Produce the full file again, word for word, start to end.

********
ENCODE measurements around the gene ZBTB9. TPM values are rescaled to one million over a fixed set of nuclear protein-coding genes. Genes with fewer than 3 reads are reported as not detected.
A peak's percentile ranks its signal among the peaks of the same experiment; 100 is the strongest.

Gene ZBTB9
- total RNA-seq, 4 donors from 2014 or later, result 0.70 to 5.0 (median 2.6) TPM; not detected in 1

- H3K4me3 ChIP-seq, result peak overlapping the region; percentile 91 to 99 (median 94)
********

ENCODE measurements around the gene ZBTB9. TPM values are rescaled to one million over a fixed set of nuclear protein-coding genes. Genes with fewer than 3 reads are reported as not detected.
A peak's percentile ranks its signal among the peaks of the same experiment; 100 is the strongest.

Gene ZBTB9
- total RNA-seq, 4 donors from 2014 or later, result 0.70 to 5.0 (median 2.6) TPM; not detected in 1

- H3K4me3 ChIP-seq, result peak overlapping the region; percentile 91 to 99 (median 94)